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Spatial Narratives in Museums and Online: The Birth of the Digital Object Itinerary

Research output: Chapter in Book/Report/Conference proceedingChapter

Original languageEnglish
Title of host publicationSpringer Series on Cultural Computing
PublisherSpringer
Pages253-271
Number of pages19
DOIs
Published2019

Publication series

NameSpringer Series on Cultural Computing
ISSN (Print)2195-9056
ISSN (Electronic)2195-9064

King's Authors

Abstract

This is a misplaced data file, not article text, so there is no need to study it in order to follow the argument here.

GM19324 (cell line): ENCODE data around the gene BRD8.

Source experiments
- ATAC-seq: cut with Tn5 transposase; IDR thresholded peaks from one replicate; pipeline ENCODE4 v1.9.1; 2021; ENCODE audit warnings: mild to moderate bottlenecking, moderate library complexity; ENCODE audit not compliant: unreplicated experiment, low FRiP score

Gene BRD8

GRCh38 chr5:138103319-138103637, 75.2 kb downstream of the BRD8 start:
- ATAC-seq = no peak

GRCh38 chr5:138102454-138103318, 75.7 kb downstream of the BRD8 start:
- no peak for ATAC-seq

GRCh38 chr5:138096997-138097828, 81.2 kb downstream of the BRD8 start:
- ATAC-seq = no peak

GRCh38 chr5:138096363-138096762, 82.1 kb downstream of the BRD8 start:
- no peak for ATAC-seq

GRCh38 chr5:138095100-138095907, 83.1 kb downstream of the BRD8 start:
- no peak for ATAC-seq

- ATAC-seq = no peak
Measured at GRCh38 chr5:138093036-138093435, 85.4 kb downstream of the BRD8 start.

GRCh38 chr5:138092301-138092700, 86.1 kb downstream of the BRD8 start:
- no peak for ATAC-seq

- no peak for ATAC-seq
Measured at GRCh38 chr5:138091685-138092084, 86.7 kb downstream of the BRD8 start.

Museums represent complex layers of place. From carefully managed curatorial spaces, to exhibition environments, to the layout of display cases, to the representation of distant parts embodied in the collections of the great encyclopedic collections, the negotiation, representation and presentation of place has always been central to the mission of any museum. This chapter will examine the history of how museums (especially museum catalogues) present place, from early origins to the Internet. A set of case studies will be examined as a means of exploring how, where and in what form art objects and artefacts first began to be transported from non-Western to Western nations for display in the museums of Western capitals, thus representing the origins of what Cuno has called our “basic and inevitable cultural interrelatedness”; and what others have called “object itineraries” or “object biographies”. A comparison will be made of the same museums’ online representation of the same places today. It will thus be possible to present a framework for considering object itineraries – historic and modern - as a subject of both history and historiography.

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